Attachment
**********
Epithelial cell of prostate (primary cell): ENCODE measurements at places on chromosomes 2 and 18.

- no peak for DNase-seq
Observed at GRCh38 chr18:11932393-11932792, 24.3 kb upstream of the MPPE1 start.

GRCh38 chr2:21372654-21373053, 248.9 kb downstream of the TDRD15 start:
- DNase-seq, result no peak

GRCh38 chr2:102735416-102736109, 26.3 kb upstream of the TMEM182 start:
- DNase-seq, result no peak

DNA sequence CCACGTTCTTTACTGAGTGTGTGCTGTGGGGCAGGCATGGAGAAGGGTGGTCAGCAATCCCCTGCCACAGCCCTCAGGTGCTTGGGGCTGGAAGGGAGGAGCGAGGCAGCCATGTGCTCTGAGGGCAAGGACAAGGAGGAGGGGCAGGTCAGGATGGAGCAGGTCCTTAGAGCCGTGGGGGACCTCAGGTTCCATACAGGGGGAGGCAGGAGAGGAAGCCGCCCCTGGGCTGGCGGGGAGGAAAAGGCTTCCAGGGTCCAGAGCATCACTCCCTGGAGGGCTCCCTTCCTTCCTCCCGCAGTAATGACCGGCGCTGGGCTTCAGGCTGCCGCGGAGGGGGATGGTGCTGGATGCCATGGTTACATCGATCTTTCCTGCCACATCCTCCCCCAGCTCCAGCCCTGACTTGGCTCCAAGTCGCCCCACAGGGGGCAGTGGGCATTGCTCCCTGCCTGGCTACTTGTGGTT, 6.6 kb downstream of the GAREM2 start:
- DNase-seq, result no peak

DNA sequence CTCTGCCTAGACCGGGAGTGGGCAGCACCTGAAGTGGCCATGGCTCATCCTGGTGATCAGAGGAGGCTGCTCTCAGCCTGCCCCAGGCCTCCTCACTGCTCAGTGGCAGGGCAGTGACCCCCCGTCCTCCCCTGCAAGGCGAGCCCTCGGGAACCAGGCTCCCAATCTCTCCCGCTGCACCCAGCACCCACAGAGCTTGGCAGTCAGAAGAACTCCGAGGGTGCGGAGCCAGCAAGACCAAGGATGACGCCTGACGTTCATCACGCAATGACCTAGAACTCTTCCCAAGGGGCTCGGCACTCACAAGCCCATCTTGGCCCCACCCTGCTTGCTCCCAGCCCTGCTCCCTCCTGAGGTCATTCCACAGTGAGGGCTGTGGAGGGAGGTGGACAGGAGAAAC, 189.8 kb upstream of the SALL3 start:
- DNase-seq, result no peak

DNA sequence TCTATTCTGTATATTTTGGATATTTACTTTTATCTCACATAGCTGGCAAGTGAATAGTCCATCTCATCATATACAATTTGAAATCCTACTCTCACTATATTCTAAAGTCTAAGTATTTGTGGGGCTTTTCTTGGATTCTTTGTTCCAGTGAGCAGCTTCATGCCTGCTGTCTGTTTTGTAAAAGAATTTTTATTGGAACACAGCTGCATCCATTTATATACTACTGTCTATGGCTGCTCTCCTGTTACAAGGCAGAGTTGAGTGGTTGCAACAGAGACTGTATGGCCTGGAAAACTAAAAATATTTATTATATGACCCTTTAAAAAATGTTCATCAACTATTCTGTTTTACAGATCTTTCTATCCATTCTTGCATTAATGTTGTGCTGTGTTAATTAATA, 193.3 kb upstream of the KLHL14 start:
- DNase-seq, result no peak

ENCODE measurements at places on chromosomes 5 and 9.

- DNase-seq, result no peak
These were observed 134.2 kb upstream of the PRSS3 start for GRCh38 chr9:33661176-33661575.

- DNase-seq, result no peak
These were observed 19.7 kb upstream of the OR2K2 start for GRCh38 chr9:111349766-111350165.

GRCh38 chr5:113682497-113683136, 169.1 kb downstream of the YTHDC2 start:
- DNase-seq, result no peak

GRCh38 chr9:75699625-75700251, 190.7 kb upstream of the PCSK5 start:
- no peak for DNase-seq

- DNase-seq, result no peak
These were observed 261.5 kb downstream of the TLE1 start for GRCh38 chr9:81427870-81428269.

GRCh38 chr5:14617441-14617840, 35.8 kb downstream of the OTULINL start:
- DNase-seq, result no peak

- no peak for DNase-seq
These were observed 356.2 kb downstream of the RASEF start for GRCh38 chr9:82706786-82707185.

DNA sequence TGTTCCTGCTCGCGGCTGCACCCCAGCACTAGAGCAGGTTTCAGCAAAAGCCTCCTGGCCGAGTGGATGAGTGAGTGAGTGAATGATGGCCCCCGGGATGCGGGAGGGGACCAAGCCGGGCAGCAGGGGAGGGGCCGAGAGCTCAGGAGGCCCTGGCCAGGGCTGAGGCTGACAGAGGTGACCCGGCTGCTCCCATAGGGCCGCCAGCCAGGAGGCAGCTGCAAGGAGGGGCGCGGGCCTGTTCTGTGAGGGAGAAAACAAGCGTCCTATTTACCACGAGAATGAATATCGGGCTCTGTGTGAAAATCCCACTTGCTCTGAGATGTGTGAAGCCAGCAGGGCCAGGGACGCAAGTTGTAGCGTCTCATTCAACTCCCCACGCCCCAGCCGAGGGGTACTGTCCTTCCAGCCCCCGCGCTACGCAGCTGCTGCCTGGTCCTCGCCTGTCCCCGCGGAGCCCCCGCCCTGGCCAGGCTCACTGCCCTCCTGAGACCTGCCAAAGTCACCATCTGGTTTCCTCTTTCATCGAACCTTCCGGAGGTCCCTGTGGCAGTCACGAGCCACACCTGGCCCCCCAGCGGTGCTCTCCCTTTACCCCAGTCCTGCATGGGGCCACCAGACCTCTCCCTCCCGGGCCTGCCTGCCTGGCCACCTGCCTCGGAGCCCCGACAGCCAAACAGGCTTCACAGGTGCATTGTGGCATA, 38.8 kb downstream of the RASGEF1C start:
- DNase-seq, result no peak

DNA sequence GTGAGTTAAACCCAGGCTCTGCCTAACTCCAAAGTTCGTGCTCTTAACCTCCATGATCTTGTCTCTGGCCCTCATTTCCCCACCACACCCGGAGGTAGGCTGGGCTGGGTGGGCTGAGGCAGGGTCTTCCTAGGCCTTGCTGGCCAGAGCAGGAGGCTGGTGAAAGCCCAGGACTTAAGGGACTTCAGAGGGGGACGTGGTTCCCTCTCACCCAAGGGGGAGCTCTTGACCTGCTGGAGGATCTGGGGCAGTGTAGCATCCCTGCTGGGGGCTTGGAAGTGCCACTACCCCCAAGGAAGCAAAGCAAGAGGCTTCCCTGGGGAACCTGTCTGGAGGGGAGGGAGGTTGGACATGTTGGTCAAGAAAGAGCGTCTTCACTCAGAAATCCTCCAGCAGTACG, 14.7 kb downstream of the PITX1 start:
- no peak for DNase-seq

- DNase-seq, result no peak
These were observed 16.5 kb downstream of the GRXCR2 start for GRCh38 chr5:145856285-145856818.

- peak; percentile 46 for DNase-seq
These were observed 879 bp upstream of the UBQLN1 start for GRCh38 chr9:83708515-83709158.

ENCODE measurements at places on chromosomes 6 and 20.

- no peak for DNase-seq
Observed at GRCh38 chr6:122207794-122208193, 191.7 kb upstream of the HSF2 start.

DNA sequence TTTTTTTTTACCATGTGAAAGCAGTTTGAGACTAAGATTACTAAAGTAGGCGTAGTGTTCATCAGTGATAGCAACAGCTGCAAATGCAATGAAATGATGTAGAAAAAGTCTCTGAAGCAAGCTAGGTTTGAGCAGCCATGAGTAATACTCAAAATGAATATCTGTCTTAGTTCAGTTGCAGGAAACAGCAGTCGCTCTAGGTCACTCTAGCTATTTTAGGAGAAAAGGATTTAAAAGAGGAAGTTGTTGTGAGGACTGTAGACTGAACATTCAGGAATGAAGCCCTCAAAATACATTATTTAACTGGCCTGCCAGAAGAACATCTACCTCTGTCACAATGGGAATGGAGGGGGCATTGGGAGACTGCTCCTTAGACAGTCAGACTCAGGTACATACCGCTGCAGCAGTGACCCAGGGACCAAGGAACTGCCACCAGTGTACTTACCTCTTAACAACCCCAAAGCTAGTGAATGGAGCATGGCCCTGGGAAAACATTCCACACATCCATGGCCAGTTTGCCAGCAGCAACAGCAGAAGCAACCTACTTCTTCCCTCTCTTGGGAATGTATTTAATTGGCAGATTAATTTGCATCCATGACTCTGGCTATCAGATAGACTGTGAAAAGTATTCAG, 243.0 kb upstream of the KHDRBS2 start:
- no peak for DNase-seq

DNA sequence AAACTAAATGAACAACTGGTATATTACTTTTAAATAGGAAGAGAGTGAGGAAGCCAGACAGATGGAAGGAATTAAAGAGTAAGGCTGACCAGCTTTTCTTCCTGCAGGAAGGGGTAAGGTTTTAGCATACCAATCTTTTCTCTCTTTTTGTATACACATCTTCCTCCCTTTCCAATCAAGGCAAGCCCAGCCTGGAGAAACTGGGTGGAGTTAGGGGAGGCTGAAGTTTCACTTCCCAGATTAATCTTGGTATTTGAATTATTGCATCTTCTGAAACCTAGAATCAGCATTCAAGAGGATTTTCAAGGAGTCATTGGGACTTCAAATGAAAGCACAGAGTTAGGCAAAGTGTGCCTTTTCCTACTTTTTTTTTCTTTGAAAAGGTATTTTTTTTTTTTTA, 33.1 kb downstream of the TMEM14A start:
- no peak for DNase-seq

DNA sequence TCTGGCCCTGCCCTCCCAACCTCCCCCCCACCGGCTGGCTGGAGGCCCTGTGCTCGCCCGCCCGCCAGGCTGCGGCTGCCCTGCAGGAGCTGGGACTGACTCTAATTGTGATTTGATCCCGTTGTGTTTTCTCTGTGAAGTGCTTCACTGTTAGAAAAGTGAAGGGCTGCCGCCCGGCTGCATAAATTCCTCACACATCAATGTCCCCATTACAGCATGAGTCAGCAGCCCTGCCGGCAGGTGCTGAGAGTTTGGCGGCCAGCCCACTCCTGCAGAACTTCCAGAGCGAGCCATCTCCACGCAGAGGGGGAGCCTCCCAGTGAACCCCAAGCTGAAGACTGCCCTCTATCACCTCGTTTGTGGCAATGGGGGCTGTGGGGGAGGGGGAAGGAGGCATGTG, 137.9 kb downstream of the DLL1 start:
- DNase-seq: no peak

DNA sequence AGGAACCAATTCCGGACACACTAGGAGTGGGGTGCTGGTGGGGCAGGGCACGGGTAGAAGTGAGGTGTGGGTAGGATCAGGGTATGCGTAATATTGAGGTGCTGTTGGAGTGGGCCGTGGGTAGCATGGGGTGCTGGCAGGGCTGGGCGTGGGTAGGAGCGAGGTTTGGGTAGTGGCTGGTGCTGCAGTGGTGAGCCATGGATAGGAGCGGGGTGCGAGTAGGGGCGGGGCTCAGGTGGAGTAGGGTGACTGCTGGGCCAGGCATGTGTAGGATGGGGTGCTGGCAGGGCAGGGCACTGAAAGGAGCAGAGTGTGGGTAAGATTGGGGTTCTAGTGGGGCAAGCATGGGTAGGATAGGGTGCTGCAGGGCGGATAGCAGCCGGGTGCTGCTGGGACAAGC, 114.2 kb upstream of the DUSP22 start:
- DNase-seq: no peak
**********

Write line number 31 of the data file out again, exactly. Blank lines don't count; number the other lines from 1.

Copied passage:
DNA sequence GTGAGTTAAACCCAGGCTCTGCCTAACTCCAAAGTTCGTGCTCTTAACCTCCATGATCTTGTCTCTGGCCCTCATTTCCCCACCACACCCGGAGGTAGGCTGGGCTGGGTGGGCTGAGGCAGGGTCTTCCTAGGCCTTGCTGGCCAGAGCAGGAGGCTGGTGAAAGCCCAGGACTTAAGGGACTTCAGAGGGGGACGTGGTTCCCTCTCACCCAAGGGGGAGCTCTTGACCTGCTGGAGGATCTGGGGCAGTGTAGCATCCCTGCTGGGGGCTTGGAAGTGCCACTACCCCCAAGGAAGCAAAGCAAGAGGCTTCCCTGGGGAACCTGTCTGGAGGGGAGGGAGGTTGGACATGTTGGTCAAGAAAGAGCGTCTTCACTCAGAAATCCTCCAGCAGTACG, 14.7 kb downstream of the PITX1 start: